Luke Perry’s death at age 52 from a condition that we think of as something that happens to older people, has made many people thinks differently about strokes. As reported in the Forbes article “Luke Perry Protected His Family With Estate Planning” Perry was savvy enough to do the proper estate planning, which made a difficult situation easier for his family.

Perry was heavily sedated following the first stroke and five days later, his family made the difficult decision to remove life support. It had become obvious that he was not going to recover, following a second stroke. He was surrounded by his children, 18-year-old Sophie, 21-year-old Jack, Perry’s fiancé, ex-wife, mother, siblings and others.

The decision to allow Luke Perry to die, when only a week earlier he had been alive and vibrant, could not have been easy. It appears that he had the correct legal documents in place, since the hospital allowed his family to make the decision to end life support. In California, those wishes are made in writing, using an Advance Directive or Power of Attorney. Without those documents, his family would have needed to obtain an order from a probate court to permit the hospital to terminate life support, especially if there was any disagreement about this decision from family members.

That would have been a public and painful experience, making things harder for his family.

Perry reportedly had a will created in 2015 leaving everything to his two children. Earlier that year, he had become a spokesperson for screening for colorectal cancer. He had undergone a colonoscopy and learned that he had precancerous growths, which led him to advise others to do the same testing. According to friends, it was after this experience that Perry had a will created to protect his children.

It is thought (but not yet verified) that Perry had a reported net worth of around $10 million, so it’s likely that he created a revocable living trust, in addition to a simple will. If he had only a will, then his estate would have to go through probate court. It’s more likely that he had a trust, and if it was properly funded, then his assets could pass onto his children without any court involvement.

The only question at this time, is whether he made any provisions for his fiancé, Wendy Madison Bauer. Since the will was done in 2015, it’s unlikely that he included her in his estate plan. If they had married, she would have received rights that would not have been automatic but would have depended upon the wording of his will or trust, as well as whether the couple had signed any prenuptial agreements. If they had married and documents did not include an intent to exclude Bauer, she would have been entitled to one-third of his estate.

Luke Perry’s tragic death provides an important lesson for all of us. No one should wait until they are old enough to do estate planning. Perry’s cancer scare, in 2015, gave him the understanding of how quickly life can change, and by having an estate plan in place, he helped his family through a difficult time.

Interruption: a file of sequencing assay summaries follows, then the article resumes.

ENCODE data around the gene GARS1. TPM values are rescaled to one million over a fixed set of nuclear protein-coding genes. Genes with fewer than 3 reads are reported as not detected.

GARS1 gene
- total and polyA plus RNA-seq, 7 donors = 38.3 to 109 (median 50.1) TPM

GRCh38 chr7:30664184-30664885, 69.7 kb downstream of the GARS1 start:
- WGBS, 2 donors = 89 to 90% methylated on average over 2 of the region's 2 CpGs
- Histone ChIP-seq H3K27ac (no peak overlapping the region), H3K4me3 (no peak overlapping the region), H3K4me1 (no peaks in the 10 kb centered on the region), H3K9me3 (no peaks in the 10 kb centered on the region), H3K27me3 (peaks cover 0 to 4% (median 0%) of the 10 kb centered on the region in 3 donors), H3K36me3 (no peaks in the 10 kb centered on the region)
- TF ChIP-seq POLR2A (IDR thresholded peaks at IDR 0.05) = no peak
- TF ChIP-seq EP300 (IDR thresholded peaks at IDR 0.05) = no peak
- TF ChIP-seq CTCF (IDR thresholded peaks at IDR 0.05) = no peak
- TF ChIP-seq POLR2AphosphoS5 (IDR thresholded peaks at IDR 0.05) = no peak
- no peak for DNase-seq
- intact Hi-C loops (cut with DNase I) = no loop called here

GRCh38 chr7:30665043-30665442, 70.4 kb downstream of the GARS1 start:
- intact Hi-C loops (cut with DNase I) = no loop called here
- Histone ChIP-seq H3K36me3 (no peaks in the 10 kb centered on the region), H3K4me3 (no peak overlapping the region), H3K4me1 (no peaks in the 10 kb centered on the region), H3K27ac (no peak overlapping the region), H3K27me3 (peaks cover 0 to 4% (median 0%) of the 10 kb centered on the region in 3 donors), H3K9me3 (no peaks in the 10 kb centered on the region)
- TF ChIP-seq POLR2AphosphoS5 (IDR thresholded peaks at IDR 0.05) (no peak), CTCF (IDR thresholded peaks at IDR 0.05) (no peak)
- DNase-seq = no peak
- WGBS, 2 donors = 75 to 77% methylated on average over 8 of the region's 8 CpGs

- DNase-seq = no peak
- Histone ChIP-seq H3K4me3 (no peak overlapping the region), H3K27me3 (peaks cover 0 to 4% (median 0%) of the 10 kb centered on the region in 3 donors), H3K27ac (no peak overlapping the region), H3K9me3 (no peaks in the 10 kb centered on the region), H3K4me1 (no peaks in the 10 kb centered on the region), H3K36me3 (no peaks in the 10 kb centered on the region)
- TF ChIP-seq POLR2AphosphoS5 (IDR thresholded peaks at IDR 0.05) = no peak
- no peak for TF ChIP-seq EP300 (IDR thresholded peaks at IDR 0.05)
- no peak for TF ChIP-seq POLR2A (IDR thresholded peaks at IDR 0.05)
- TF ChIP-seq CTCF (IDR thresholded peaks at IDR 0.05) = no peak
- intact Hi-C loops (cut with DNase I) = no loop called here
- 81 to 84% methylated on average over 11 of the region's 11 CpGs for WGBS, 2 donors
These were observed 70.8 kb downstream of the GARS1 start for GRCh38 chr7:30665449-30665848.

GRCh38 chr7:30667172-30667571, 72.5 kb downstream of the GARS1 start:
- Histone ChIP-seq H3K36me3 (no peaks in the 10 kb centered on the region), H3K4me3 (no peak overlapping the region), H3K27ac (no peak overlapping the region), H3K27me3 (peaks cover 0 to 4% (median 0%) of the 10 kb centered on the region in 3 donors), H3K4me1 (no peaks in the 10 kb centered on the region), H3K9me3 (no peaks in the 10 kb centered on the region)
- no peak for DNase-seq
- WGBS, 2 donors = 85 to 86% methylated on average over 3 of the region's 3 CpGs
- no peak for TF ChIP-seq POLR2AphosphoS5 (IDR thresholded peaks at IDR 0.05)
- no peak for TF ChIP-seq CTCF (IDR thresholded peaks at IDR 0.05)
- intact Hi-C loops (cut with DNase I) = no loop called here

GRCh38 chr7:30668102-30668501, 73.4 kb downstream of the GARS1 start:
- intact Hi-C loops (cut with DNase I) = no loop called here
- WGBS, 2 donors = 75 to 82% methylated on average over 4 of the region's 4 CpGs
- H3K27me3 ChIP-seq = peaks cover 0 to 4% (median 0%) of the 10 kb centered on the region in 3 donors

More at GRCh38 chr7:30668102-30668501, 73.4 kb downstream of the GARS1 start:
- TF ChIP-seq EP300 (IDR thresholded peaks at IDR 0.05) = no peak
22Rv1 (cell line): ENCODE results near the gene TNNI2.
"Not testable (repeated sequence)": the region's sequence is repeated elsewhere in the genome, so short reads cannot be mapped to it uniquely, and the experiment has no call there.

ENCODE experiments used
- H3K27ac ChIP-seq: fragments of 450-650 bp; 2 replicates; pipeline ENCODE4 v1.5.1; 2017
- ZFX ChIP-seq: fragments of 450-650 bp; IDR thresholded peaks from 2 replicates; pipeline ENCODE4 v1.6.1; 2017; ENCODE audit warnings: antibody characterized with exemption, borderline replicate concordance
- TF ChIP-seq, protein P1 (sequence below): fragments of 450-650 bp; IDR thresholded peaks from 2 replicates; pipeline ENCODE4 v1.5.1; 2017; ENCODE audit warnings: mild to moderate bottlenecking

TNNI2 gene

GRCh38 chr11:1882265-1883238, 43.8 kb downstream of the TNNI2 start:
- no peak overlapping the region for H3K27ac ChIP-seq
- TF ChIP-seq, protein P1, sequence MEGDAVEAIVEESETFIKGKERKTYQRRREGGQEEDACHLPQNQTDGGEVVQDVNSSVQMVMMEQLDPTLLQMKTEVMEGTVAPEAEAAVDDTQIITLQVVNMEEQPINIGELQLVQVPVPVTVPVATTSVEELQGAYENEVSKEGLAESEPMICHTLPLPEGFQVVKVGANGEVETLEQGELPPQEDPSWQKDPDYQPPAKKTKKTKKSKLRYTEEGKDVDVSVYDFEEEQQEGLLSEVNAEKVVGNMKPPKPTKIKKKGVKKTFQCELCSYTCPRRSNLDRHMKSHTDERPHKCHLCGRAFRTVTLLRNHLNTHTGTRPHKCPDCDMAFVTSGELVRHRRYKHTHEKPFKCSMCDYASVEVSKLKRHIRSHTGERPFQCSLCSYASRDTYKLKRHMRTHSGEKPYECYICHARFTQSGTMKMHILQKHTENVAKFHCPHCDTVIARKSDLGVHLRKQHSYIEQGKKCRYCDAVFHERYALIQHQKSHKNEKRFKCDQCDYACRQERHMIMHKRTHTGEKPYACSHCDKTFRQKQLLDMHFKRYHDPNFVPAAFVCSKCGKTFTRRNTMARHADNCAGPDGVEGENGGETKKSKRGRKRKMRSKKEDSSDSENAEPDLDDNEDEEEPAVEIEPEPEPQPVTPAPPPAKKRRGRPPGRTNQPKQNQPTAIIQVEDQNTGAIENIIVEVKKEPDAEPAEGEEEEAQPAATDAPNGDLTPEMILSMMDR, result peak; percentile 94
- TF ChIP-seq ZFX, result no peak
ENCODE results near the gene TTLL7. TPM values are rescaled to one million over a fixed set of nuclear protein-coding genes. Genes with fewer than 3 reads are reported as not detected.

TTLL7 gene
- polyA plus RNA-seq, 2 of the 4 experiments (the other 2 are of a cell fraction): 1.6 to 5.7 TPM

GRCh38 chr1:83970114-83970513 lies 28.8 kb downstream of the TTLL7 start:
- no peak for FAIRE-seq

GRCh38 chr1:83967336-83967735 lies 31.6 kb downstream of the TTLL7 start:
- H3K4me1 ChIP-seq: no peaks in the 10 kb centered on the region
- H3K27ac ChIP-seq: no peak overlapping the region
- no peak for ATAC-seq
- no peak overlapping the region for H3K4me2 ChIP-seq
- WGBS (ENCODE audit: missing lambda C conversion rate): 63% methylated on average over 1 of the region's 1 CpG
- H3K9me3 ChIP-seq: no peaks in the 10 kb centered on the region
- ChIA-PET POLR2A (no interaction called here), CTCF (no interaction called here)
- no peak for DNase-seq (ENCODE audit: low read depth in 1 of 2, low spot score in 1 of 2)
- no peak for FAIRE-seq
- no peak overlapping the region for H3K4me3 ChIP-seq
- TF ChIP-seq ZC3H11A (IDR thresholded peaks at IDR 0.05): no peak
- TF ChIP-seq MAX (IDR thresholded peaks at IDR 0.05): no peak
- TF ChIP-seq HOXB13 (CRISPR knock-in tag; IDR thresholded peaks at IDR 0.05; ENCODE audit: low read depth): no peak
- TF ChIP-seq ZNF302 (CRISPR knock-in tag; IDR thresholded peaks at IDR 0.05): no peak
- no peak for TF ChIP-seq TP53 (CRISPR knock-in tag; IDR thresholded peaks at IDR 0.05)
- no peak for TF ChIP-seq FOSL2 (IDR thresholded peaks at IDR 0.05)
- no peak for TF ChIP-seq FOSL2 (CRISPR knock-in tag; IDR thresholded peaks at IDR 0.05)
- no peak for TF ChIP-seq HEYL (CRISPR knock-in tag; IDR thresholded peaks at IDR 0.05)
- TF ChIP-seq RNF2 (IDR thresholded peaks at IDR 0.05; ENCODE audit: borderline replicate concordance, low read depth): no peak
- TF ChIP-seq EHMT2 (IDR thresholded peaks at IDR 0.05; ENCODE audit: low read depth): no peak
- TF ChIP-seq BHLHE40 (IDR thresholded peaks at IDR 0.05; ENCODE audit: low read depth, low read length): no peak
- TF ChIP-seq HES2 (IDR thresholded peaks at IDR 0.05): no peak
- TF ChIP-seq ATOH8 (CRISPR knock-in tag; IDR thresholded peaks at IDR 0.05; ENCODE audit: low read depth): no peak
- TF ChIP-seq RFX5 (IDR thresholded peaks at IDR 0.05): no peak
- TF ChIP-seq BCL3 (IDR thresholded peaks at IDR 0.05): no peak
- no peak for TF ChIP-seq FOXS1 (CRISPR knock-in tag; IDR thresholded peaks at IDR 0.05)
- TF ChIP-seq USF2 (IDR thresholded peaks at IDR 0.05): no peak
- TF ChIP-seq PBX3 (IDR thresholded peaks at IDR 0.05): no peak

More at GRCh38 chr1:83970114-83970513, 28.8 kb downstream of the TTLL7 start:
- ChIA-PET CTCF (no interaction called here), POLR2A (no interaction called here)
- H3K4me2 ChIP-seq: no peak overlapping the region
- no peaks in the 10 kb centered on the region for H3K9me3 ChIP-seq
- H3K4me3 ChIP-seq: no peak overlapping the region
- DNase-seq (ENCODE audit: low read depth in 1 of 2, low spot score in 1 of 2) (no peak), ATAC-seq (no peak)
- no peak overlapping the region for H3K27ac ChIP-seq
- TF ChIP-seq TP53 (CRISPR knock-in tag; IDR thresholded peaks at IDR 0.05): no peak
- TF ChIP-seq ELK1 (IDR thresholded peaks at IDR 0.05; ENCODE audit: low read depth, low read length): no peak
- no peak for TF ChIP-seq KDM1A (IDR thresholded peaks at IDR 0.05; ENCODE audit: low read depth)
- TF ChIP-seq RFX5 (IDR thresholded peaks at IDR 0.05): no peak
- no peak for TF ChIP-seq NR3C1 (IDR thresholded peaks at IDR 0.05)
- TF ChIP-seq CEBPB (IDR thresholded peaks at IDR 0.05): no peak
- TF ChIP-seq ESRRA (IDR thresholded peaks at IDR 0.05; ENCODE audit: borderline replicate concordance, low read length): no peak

Reference: Forbes (March 8, 2019) “Luke Perry Protected His Family With Estate Planning”

 

As a New Parent, Have You Updated (or Created) Your Estate Plan?

You just had a baby. Now you’re sleep-deprived, overwhelmed, and frazzled. Having a child dramatically changes one’s legacy plan and makes having a plan all the more necessary, says ThinkAdvisor’s recent article, “5 Legacy Planning Basics for New Parents.”

Take time to talk through two high-priority items. Create a staggered checklist—starting with today—and set attainable dates to complete the rest of the tasks. Here are five things to put on that list:

  1. Will. This gives the probate court your instructions on who will care for your children, if something happens to both you and your spouse. A will also should name a guardian to be responsible for the children. Parents also should think about how they want to share their personal belongings and financial assets. Without a will, the state decides what goes to whom. Lastly, a will must name an executor.
  2. Beneficiaries. Review your beneficiary designations when you who will care for your children because you don’t want your will and designations (on life insurance policies and investments) telling two different stories. If there’s an issue, the beneficiary designation overrides the will.
  3. Trust. Created by an experienced estate planning attorney, a trust has some excellent benefits, particularly if you have young children. Everything in a trust is shielded from probate court, including property. This avoids court fees and hassle. A trust also provides some flexibility and customization to your plan. You can instruct that your children get a sum of money at 18, 25 or 30, and you can say that the money is for school, among other conditions. The trustee will distribute funds, according to your instructions.
  4. Power of Attorney and Health Care Proxy. These are two separate documents, but they’re both used in the event of incapacitation. Their power of attorney and health care proxy designees can make important financial and medical decisions, when you’re incapable of doing so.
  5. Life Insurance. Most people don’t think about purchasing life insurance, until they have children. Therefore, if you haven’t thought about it, you’re not alone. If you are among the few who bought a policy pre-child, consider increasing the amount so your child is covered, if something should happen.

Reference: ThinkAdvisor (March 7, 2019) “5 Legacy Planning Basics for New Parents”